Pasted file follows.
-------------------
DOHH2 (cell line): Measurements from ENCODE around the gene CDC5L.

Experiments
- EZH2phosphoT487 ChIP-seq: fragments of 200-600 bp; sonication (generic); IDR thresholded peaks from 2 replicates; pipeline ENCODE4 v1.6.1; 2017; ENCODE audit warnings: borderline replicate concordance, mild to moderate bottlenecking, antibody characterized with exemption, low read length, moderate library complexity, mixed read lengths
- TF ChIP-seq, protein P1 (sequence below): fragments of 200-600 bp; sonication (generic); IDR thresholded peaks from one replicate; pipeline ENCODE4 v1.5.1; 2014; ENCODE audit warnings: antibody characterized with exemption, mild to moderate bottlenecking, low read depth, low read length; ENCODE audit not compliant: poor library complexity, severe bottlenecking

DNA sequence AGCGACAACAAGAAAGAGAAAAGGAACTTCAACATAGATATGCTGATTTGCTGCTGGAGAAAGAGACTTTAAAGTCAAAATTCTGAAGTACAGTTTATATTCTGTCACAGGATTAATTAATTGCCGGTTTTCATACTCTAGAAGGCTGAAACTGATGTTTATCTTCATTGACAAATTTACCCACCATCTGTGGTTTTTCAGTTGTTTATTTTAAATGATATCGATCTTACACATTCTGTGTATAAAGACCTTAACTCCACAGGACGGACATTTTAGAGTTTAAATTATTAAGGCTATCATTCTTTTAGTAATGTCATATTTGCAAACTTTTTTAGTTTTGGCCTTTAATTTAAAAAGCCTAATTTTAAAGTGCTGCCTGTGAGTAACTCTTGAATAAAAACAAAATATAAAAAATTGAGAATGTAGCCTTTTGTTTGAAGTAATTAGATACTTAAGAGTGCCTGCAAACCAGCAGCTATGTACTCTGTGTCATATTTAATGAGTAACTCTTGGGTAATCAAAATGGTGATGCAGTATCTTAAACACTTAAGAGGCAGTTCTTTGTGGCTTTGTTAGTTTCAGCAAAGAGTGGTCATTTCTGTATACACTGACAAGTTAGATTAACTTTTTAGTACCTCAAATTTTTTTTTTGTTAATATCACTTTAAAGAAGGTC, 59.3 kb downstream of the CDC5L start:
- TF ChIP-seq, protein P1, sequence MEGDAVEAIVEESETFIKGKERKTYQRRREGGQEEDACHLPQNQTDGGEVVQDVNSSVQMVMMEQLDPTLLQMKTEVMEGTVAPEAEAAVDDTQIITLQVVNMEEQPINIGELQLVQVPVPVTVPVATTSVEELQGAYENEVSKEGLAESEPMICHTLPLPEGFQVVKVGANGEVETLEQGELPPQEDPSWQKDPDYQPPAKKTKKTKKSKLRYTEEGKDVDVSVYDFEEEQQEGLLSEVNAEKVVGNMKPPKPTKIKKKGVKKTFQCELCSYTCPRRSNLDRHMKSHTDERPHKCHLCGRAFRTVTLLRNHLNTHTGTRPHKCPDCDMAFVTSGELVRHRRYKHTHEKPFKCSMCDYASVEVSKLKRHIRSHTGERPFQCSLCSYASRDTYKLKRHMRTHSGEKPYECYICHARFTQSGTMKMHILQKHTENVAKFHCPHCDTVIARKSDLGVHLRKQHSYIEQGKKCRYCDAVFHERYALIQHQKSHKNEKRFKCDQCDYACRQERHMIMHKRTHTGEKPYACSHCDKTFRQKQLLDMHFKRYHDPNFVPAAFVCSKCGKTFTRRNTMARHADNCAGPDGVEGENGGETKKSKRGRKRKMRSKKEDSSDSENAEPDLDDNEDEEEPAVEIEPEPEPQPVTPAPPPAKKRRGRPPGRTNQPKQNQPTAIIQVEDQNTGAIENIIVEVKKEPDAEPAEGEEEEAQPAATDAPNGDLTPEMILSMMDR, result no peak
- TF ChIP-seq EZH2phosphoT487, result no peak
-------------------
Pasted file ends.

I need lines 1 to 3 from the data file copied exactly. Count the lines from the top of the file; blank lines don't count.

DOHH2 (cell line): Measurements from ENCODE around the gene CDC5L.

Experiments
- EZH2phosphoT487 ChIP-seq: fragments of 200-600 bp; sonication (generic); IDR thresholded peaks from 2 replicates; pipeline ENCODE4 v1.6.1; 2017; ENCODE audit warnings: borderline replicate concordance, mild to moderate bottlenecking, antibody characterized with exemption, low read length, moderate library complexity, mixed read lengths